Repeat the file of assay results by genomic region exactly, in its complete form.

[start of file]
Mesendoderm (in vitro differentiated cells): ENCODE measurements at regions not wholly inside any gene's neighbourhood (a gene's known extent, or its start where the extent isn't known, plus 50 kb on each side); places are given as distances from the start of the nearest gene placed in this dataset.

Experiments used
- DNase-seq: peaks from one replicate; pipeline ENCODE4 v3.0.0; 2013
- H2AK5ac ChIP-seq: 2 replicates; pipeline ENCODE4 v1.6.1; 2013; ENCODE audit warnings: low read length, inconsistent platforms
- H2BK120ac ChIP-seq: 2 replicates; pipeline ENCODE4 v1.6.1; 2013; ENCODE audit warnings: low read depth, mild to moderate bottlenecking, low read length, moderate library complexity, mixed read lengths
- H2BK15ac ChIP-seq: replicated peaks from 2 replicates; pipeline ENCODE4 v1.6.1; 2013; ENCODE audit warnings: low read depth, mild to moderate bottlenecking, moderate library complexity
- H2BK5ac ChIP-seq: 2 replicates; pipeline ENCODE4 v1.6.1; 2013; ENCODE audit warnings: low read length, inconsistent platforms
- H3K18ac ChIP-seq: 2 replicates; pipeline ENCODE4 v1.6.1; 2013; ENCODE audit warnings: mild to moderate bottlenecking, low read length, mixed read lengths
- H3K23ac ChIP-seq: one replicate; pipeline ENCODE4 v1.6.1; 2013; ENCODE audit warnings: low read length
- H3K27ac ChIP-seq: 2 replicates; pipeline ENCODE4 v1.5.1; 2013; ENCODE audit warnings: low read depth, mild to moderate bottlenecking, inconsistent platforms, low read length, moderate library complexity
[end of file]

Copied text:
Mesendoderm (in vitro differentiated cells): ENCODE measurements at regions not wholly inside any gene's neighbourhood (a gene's known extent, or its start where the extent isn't known, plus 50 kb on each side); places are given as distances from the start of the nearest gene placed in this dataset.

Experiments used
- DNase-seq: peaks from one replicate; pipeline ENCODE4 v3.0.0; 2013
- H2AK5ac ChIP-seq: 2 replicates; pipeline ENCODE4 v1.6.1; 2013; ENCODE audit warnings: low read length, inconsistent platforms
- H2BK120ac ChIP-seq: 2 replicates; pipeline ENCODE4 v1.6.1; 2013; ENCODE audit warnings: low read depth, mild to moderate bottlenecking, low read length, moderate library complexity, mixed read lengths
- H2BK15ac ChIP-seq: replicated peaks from 2 replicates; pipeline ENCODE4 v1.6.1; 2013; ENCODE audit warnings: low read depth, mild to moderate bottlenecking, moderate library complexity
- H2BK5ac ChIP-seq: 2 replicates; pipeline ENCODE4 v1.6.1; 2013; ENCODE audit warnings: low read length, inconsistent platforms
- H3K18ac ChIP-seq: 2 replicates; pipeline ENCODE4 v1.6.1; 2013; ENCODE audit warnings: mild to moderate bottlenecking, low read length, mixed read lengths
- H3K23ac ChIP-seq: one replicate; pipeline ENCODE4 v1.6.1; 2013; ENCODE audit warnings: low read length
- H3K27ac ChIP-seq: 2 replicates; pipeline ENCODE4 v1.5.1; 2013; ENCODE audit warnings: low read depth, mild to moderate bottlenecking, inconsistent platforms, low read length, moderate library complexity